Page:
For Release: March 26, 2014
Contact: Derik Hertel (603) 650-1211 Kenneth.D.Hertel@Dartmouth.EDU

Patient Support Corps is a Win-Win for Students and Patients

Dr. Gary Freed and Geisel medical student Asha Clarke '16, talk to a patient she is assigned to helping as a PSC volunteer.

Hanover, NH—First- and second-year medical students often crave meaningful one-on-one interactions with patients. A new program pairs students from the Geisel School of Medicine with patients at Dartmouth-Hitchcock Medical Center—for the benefit of both.

"During the first two years of medical school, students can be starved for patient contact," says Dr. Dale Vidal, a professor of surgery at the Geisel School of Medicine who directs the program, called the Patient Support Corps (PSC). "You're just buried in books until you hit the clinical rotations in the third and fourth years."

Now funded by a generous grant from the Arthur Vining Davis Foundations, the PSC began as a small pilot program in 2011 within the Comprehensive Breast Program at Dartmouth-Hitchcock's Norris Cotton Cancer Center. The PSC—modeled on a program developed at the University of San Francisco—selects and trains medical students from the Geisel School of Medicine at Dartmouth and undergraduates from Dartmouth College to support patients at Dartmouth-Hitchcock Medical Center in Lebanon, NH.

"What's so different about this program is that it really forces you as the student volunteer to absolutely focus on the patient's concerns . . . to not insert what you think is best into the conversation," says Asha Clarke, a member of the Geisel Class of '16 and a PSC volunteer. "It's such a different skill, and it's so valuable to me as I train to become a physician."

PSC student volunteers assist patients in two ways. First, they use a structured coaching process to help patients develop question lists before an appointment. The student types up the questions, reviews them with the patient, and then sends them to the patient's doctor so the doctor can be sure to address all of the patient's concerns. The second way that PSC volunteers provide support is by taking notes and capturing an audio recording for the patient during the appointment.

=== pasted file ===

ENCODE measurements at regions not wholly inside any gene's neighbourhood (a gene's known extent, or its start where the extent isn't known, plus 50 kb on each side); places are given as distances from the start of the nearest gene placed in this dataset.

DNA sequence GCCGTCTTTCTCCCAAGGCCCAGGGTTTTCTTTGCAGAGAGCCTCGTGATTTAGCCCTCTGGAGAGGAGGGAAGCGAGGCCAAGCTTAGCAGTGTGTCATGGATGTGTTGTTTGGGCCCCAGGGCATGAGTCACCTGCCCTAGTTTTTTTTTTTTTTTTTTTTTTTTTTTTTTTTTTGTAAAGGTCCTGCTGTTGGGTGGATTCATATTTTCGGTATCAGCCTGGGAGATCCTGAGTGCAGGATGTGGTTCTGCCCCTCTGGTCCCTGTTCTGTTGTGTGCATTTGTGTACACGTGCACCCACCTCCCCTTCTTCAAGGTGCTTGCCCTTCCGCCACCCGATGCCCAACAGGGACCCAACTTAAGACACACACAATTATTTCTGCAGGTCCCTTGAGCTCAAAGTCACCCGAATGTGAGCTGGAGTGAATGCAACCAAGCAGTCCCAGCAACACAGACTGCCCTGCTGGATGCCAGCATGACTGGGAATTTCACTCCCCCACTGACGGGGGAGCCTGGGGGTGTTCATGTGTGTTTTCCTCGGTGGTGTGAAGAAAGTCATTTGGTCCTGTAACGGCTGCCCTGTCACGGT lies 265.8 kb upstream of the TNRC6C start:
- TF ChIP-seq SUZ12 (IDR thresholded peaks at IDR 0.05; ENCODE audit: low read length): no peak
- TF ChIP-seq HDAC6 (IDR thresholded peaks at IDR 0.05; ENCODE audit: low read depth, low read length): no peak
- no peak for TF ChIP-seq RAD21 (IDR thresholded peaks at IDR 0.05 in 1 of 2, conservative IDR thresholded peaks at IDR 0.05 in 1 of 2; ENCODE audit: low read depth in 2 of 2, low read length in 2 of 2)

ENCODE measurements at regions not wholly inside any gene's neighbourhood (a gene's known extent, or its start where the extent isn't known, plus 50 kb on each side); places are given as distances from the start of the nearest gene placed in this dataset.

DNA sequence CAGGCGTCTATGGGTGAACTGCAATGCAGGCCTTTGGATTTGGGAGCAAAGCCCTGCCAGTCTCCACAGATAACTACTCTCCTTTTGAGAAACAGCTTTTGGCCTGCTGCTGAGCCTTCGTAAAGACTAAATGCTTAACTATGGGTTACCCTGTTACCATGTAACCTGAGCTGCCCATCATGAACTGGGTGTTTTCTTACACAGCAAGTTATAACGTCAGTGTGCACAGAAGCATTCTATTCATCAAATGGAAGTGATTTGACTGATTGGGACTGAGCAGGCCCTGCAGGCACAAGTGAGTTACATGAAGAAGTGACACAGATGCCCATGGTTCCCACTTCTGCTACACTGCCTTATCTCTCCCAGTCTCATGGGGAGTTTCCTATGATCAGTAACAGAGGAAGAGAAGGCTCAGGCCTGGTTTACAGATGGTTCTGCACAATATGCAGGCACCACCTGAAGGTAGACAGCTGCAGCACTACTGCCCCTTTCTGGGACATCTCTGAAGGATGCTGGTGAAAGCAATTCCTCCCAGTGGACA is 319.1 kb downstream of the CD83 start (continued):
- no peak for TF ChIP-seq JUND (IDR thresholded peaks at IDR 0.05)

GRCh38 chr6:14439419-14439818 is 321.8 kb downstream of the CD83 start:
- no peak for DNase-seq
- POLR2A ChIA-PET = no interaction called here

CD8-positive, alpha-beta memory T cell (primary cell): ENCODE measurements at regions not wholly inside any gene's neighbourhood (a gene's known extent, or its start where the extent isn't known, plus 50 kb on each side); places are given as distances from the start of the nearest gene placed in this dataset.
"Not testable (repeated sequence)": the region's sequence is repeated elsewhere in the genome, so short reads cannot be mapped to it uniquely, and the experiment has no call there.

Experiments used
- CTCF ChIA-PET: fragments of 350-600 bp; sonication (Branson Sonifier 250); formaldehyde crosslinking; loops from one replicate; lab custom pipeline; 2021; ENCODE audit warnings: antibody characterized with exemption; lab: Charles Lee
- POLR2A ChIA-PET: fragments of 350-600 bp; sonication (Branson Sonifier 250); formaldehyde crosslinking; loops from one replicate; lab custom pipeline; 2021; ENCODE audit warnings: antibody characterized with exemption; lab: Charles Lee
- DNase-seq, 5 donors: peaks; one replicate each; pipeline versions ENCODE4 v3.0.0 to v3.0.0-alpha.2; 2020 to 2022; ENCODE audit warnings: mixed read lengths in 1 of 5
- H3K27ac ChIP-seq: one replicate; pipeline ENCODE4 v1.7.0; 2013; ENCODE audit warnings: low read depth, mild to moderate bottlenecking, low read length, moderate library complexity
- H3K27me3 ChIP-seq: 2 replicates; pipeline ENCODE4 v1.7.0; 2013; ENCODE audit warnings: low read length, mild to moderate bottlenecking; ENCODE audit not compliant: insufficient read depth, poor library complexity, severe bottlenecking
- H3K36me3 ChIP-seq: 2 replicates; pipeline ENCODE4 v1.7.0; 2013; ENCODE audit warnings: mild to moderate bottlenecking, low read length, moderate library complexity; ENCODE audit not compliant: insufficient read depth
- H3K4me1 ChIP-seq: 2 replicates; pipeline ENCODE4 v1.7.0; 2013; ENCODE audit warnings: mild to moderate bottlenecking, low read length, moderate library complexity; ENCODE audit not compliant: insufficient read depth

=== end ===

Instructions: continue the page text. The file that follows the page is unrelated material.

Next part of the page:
"When I was first diagnosed with breast cancer, I felt like I had been punched in the gut," says Christine Giddings, a Dartmouth-Hitchcock patient who has participated in the PSC. "The doctor would say one thing and after that I would hear blah, blah, blah because my mind couldn't go any farther."

When it came time for Giddings to consider breast reconstruction, the PSC was up and running in the Comprehensive Breast Program. She was offered the free service—which is run through Dartmouth-Hitchcock's Center for Shared Decision Making—and matched with Clarke.

"It was great having Asha there because it meant somebody was taking notes, somebody was recording, and I could totally focus on the doctor," says Giddings. "Just that one piece alone took a tremendous load off me."

So far the PSC has served more than 50 patients, mostly from the breast reconstruction service. With the support of the recent grant from the Arthur Vining Davis Foundations, the program will now have the resources to hire a program coordinator, train more student volunteers, expand into other clinical areas, and help launch similar programs at other medical schools. Vidal is also working to incorporate the PSC into Geisel's new MD curriculum—which includes more patient contact in the first two years of medical school.

That's great news for students—and patients.

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